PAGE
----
ESSINGTON, Pa. -- Disaster recovery and health officials warn that victims of recent flooding should clean flood-damaged homes thoroughly to avoid possible health problems from mold and mildew.
Mold growth is common in flood-damaged homes. It is important to clean and dry completely any areas that have gotten wet. Mold often appears in the form of discoloration, from white to orange, green, brown and black. Mold also gives off a musty or earthy smell.
"People are eager to get on with their lives after a flood, but if you had flood waters in your home we encourage you to take the time to clean thoroughly so problems don't arise later that affect your home or your health," Federal Emergency Management Agency (FEMA) Coordinating Officer Tom Davies said. “Don’t wait until an inspector comes to your home to clean. We would like folks to make their homes safe, sanitary and secure as soon as possible.”
State Coordinating Officer David M. Sanko added, “It is important to quickly identify and correct any moisture sources before health problems develop. Infants, children, immune-compromised patients, pregnant women, individuals with existing respiratory conditions, (allergies, multiple chemical sensitivity and asthma) and the elderly may be at higher risks for adverse health effects from mold.”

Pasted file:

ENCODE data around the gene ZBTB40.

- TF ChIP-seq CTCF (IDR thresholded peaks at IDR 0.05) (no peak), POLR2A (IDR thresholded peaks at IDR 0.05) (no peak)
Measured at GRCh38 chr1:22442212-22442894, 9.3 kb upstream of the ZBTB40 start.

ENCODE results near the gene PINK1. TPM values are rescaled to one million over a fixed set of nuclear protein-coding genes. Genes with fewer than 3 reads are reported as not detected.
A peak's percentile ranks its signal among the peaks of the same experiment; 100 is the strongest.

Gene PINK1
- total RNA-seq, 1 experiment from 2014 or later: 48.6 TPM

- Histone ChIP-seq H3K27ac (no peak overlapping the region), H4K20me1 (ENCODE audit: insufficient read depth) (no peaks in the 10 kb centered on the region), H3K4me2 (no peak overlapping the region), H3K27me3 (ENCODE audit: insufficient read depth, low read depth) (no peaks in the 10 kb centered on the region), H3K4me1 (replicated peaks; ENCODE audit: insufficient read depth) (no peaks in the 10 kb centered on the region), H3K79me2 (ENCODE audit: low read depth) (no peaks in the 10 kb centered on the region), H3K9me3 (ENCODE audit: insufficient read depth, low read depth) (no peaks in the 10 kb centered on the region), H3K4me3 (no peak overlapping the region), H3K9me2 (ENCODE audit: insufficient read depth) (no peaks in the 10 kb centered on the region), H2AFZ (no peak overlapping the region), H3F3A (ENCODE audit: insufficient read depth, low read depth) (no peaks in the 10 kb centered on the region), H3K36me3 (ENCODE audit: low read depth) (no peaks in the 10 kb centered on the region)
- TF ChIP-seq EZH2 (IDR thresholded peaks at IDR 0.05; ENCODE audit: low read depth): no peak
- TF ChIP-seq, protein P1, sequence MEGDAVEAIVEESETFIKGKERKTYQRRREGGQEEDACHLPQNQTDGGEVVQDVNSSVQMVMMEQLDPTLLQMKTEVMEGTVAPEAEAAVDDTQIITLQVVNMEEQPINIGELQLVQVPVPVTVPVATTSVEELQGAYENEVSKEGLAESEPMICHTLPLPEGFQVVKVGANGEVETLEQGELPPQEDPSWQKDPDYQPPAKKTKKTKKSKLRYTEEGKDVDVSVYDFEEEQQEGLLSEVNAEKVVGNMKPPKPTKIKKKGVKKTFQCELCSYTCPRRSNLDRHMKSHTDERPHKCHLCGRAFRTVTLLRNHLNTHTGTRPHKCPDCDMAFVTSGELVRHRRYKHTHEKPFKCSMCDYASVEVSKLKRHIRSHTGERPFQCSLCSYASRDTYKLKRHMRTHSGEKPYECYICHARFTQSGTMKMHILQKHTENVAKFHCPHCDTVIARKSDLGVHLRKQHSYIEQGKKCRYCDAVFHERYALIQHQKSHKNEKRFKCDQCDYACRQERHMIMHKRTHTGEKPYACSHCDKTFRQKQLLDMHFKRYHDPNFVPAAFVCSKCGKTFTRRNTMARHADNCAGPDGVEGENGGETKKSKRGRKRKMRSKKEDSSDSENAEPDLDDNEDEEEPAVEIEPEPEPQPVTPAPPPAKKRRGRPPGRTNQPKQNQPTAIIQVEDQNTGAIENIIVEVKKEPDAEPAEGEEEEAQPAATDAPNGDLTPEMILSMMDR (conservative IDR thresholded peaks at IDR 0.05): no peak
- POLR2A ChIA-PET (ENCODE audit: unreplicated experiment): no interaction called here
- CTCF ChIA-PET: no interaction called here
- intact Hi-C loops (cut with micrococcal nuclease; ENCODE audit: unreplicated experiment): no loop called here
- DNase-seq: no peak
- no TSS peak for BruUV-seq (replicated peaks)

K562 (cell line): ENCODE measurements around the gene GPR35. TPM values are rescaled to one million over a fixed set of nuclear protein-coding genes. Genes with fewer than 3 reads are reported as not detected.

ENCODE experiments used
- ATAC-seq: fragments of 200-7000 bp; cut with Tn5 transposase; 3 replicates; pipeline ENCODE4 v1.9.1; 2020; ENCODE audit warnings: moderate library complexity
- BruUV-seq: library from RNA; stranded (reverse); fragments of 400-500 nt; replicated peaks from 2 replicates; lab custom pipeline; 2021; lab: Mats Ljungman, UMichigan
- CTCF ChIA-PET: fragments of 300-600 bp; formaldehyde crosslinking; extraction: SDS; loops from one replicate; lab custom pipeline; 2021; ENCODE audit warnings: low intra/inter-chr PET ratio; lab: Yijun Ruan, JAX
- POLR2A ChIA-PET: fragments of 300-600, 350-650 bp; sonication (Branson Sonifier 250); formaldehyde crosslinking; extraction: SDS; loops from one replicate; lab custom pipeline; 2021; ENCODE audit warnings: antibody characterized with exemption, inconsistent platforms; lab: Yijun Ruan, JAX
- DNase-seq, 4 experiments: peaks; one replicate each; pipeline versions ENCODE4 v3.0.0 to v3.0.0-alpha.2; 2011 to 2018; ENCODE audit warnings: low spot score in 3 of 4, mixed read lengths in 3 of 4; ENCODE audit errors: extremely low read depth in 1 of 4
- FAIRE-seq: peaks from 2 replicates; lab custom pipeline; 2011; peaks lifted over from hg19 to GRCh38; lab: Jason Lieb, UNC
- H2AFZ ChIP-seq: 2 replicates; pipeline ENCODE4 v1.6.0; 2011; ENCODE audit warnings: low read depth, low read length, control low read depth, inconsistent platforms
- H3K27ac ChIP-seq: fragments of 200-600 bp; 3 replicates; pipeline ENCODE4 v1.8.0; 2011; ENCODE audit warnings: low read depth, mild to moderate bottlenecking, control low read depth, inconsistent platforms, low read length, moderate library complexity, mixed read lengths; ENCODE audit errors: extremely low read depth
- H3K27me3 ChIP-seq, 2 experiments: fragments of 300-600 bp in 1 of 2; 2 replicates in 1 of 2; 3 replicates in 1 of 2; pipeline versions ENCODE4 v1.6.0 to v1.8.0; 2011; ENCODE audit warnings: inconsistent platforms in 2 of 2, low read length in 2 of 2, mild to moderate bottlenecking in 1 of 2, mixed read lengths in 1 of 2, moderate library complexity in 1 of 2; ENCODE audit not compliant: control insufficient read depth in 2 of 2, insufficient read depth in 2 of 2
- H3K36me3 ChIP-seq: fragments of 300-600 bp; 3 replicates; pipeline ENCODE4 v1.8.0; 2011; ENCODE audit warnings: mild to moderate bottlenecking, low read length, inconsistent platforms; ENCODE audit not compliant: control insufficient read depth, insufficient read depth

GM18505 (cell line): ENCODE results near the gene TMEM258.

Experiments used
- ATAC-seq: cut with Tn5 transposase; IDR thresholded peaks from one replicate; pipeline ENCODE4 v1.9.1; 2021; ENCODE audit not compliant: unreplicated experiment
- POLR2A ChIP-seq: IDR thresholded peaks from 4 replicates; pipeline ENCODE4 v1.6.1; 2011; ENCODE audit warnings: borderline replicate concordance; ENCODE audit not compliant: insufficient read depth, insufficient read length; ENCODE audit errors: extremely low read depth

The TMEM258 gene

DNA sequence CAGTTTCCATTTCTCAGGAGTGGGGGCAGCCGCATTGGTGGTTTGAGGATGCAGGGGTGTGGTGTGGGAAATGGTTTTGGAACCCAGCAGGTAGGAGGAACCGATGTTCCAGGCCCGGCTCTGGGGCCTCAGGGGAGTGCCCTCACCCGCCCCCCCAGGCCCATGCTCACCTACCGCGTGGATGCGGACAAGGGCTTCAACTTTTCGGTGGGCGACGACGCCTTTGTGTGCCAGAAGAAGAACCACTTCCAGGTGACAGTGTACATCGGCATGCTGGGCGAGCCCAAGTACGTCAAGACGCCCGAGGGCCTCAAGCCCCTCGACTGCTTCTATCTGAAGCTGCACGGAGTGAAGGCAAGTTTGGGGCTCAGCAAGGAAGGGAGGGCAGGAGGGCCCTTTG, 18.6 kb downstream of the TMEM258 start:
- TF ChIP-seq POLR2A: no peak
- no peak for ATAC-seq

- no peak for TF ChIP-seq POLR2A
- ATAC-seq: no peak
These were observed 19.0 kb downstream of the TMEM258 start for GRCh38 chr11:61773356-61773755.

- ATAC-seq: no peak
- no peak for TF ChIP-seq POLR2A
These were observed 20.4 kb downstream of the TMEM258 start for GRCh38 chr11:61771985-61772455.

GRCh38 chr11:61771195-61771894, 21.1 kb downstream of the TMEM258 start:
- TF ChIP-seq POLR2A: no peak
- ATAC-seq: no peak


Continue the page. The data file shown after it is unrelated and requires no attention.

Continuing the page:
- Allergic reactions may be the most common health problem of mold exposure. Typical symptoms reported (alone or in combination) include:
- Respiratory problems, such as wheezing, and difficulty in breathing
- Nasal and sinus congestion and shortness of breath
- Eyes - burning, watery, reddened, blurry vision, light sensitivity
- Dry, hacking cough and sore throat
- Skin irritation, aches and pains and possible fever
- Central nervous system problems (constant headaches, memory problems, and mood changes)
For more information, residents should consult their county health departments for proper cleanup procedures.
On March 1, 2003, FEMA became part of the U.S. Department of Homeland Security. FEMA's continuing mission within the new department is to lead the effort to prepare the nation for all hazards and effectively manage federal response and recovery efforts following any national incident. FEMA also initiates proactive mitigation activities, trains first responders, and manages the National Flood Insurance Program and the U.S. Fire Administration.